Oy Vey! Have I Got a Problem

Oy Vey! Have I Got a Problem

Got a problem? Email Rachel Stein at oyvey@atljewishtimes.com, describing your problem in 250 words or less.

Toco Hills resident Rachel Stein writes about spirituality and, working with readers, tries to help community members deal with dilemmas.

Dear Rachel,

Gazing at my adult children, I sometimes wish I could spirit all of us back into the past and start the process over – just press delete and begin a completely new page. If only I could take my 60-year-old wisdom and maturity and combine it with the fresh vigor of my youthful 20s and 30s. How fortunate my children would have been!

I made so many mistakes and my children admit to feeling scarred and pained from their upbringing. And it hurts; boy, does it hurt. After all, what greater calling is there in life than being a parent? And I goofed.

Sometimes I try self-compassion, gently stroking my guilt-induced wounds. You did the best you could with the knowledge and tools from your arsenal, I assure myself. Had you known better or had you been the person you are today, you would have acted differently. So, stop being so hard on yourself. It’s counterproductive. We can’t erase the past; we can only move forward.

But then the other voice – the prosecutor – chimes in. How could you have been so authoritarian? Meeting out strict consequences for the slightest infractions, demanding compliance all the time. Why, you ran a dictatorship!

Well, yes, I concede. But that isn’t the sum-total of my parenting history. What about all the Sunday trips, handling every appointment, attending their performances and parent-teacher conferences, reading to them, tucking them in, and loving them? Yes, there was an overdose of strictness, but love was certainly a component, too.

What’s your ruling, Rachel? Am I doomed to be eternally guilty for the mistakes I perpetrated?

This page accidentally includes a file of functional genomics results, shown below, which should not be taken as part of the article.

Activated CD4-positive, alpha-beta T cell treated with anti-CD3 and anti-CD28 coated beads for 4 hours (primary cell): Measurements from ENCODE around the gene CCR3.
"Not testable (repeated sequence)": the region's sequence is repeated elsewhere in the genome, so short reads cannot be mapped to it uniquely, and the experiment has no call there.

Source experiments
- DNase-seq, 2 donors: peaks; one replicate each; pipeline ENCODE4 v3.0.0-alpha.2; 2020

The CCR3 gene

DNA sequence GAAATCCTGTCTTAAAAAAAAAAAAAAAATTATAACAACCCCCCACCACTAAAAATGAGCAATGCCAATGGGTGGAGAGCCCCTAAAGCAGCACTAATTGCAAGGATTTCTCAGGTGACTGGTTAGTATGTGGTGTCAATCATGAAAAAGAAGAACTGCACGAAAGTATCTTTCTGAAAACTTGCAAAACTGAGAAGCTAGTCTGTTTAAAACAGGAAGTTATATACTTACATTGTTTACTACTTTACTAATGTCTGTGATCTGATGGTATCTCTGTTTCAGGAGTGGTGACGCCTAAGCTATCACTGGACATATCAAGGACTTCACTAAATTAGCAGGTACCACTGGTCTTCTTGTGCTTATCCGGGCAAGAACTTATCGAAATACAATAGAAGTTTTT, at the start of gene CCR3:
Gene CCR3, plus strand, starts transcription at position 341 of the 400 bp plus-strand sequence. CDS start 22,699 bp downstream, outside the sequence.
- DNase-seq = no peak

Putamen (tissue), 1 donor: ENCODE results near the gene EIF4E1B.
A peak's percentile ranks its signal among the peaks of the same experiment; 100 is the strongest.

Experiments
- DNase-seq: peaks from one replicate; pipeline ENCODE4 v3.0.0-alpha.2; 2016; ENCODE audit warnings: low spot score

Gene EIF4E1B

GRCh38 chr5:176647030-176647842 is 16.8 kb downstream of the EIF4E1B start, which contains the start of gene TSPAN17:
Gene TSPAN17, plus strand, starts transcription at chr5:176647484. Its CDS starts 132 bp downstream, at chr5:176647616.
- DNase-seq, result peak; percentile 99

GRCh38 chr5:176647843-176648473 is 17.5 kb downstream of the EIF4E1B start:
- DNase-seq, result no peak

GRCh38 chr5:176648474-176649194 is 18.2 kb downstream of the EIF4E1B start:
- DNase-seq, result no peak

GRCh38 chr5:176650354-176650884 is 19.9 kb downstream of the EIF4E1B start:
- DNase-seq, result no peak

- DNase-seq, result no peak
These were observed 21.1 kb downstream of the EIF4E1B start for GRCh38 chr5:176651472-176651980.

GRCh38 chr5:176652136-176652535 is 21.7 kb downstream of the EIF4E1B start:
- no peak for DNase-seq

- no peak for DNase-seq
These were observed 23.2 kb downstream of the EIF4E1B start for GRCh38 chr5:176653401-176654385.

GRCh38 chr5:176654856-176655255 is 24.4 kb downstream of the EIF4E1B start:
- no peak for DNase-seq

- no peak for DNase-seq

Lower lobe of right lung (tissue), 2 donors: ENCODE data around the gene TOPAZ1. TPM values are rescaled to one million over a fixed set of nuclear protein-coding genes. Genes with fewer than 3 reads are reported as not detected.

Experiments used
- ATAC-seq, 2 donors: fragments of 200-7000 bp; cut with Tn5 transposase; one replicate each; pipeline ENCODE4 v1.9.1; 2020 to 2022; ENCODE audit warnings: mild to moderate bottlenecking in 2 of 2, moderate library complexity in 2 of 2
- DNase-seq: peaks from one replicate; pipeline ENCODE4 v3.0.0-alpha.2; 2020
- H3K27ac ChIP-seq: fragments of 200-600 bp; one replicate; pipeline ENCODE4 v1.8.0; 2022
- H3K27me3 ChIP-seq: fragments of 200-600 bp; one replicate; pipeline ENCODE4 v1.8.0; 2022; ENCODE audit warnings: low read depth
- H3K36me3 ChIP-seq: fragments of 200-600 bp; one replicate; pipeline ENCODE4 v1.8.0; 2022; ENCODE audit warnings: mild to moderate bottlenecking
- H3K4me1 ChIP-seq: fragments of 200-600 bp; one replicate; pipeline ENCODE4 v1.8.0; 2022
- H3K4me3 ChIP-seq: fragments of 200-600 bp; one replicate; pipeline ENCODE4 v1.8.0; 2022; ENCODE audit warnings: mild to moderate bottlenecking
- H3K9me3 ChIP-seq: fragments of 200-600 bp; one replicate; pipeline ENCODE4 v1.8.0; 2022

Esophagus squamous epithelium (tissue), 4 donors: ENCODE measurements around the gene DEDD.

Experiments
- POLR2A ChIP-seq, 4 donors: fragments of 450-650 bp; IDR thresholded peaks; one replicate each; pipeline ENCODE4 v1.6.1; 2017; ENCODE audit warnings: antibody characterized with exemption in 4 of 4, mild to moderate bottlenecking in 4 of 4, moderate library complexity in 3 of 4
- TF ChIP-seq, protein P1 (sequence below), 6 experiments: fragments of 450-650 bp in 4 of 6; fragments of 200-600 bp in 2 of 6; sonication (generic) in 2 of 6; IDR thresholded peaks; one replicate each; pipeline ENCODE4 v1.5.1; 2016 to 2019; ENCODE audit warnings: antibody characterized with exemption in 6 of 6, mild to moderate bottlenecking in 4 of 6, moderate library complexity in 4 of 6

Signed, The Defendant

Dear Defendant,

What a heavy burden to carry! It sounds intensely difficult, but I applaud your transparency and your earnest desire to remedy the situation.

I think I would advocate a two-step process.

Reach out to each of your children individually. Tell them how you feel. Ask if there is anything they want to bring up or discuss. If they agree and spill out their accusations, don’t justify your past actions, simply validate their thoughts and feelings. Be there to listen and soothe. (If you want to scream or cry, find a supportive person who will listen – far away from your children.)

It is my hope that following these healing conversations, you can move forward. Your children can choose to accept your apology or not, but at this point, what else can you do? As you said, you are incapable of turning back the wheels of time.

The second step involves forgiving yourself. As you said, due to a variety of factors, probably including family circumstances, personality, tools and knowledge, you walked a certain path. Had you known better or been gifted with the tremendous amount of resources available for parents today, you would have acted differently.

If your children cannot forgive you and treat you with love, compassion and respect, then I feel they should address their deep-seated issues with a therapist. If they ask you to join them for family therapy, it can be a searing experience, but it has the potential to generate healing and comfort.

I wish you luck on this difficult journey, my friend. Ultimately, I believe you will come out that much richer for having reached into the hearts of your children and attempting to mend the breaches. No one is perfect. All any of us can do is try our best each and every day. But chuck the excessive guilt! As you said, it is counterproductive and will only weigh you down. Take action, give love, and passionately pursue loving relationships. And a little prayer always helps.

Wishing you comfort and guilt-free healing, Rachel Stein

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